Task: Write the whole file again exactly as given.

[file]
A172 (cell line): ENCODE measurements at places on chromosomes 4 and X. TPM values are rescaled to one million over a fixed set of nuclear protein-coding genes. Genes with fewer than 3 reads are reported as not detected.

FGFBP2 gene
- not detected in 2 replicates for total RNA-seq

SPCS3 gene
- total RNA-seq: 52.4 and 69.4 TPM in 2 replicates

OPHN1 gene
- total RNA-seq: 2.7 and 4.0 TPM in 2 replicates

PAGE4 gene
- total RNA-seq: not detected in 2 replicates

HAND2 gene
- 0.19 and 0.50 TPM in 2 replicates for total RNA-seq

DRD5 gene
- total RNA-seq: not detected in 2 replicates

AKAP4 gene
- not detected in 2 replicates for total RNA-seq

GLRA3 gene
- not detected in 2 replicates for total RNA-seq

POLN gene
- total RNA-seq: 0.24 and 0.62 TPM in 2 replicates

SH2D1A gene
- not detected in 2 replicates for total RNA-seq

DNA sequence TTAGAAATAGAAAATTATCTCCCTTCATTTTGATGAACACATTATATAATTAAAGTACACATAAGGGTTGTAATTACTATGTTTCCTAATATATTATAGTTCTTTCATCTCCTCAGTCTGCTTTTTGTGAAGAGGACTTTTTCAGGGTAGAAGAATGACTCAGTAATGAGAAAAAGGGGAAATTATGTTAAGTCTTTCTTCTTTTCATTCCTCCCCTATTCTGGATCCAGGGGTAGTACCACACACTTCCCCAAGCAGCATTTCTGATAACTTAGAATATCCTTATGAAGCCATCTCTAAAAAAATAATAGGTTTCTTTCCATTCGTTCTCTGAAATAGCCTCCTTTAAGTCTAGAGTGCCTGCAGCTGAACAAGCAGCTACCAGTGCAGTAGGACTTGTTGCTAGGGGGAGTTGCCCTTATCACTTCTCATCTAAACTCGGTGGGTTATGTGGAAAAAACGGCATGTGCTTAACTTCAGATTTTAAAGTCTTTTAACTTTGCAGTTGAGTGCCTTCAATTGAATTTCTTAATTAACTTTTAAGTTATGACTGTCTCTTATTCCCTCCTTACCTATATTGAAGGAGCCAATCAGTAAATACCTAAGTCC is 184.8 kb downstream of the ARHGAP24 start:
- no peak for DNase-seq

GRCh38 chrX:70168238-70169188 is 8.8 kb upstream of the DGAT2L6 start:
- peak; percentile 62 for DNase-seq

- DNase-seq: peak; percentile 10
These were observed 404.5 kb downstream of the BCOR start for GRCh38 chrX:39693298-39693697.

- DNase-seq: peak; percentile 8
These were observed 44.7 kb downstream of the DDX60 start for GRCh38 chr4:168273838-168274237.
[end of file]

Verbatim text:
A172 (cell line): ENCODE measurements at places on chromosomes 4 and X. TPM values are rescaled to one million over a fixed set of nuclear protein-coding genes. Genes with fewer than 3 reads are reported as not detected.

FGFBP2 gene
- not detected in 2 replicates for total RNA-seq

SPCS3 gene
- total RNA-seq: 52.4 and 69.4 TPM in 2 replicates

OPHN1 gene
- total RNA-seq: 2.7 and 4.0 TPM in 2 replicates

PAGE4 gene
- total RNA-seq: not detected in 2 replicates

HAND2 gene
- 0.19 and 0.50 TPM in 2 replicates for total RNA-seq

DRD5 gene
- total RNA-seq: not detected in 2 replicates

AKAP4 gene
- not detected in 2 replicates for total RNA-seq

GLRA3 gene
- not detected in 2 replicates for total RNA-seq

POLN gene
- total RNA-seq: 0.24 and 0.62 TPM in 2 replicates

SH2D1A gene
- not detected in 2 replicates for total RNA-seq

DNA sequence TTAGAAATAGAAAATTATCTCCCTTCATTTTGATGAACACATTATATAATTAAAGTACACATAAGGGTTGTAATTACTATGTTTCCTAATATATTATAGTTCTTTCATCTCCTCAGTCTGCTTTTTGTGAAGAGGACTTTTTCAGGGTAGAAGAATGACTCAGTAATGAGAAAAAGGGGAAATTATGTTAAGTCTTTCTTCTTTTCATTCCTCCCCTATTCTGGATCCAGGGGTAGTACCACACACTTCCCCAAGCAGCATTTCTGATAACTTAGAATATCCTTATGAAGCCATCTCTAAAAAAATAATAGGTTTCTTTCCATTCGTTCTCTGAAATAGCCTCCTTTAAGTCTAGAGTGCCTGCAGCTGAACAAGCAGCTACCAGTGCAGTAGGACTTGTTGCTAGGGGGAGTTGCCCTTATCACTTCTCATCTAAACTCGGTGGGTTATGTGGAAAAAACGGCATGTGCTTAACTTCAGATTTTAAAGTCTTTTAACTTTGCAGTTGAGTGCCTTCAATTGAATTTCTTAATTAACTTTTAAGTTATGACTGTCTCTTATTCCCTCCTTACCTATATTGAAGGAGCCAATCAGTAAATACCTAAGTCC is 184.8 kb downstream of the ARHGAP24 start:
- no peak for DNase-seq

GRCh38 chrX:70168238-70169188 is 8.8 kb upstream of the DGAT2L6 start:
- peak; percentile 62 for DNase-seq

- DNase-seq: peak; percentile 10
These were observed 404.5 kb downstream of the BCOR start for GRCh38 chrX:39693298-39693697.

- DNase-seq: peak; percentile 8
These were observed 44.7 kb downstream of the DDX60 start for GRCh38 chr4:168273838-168274237.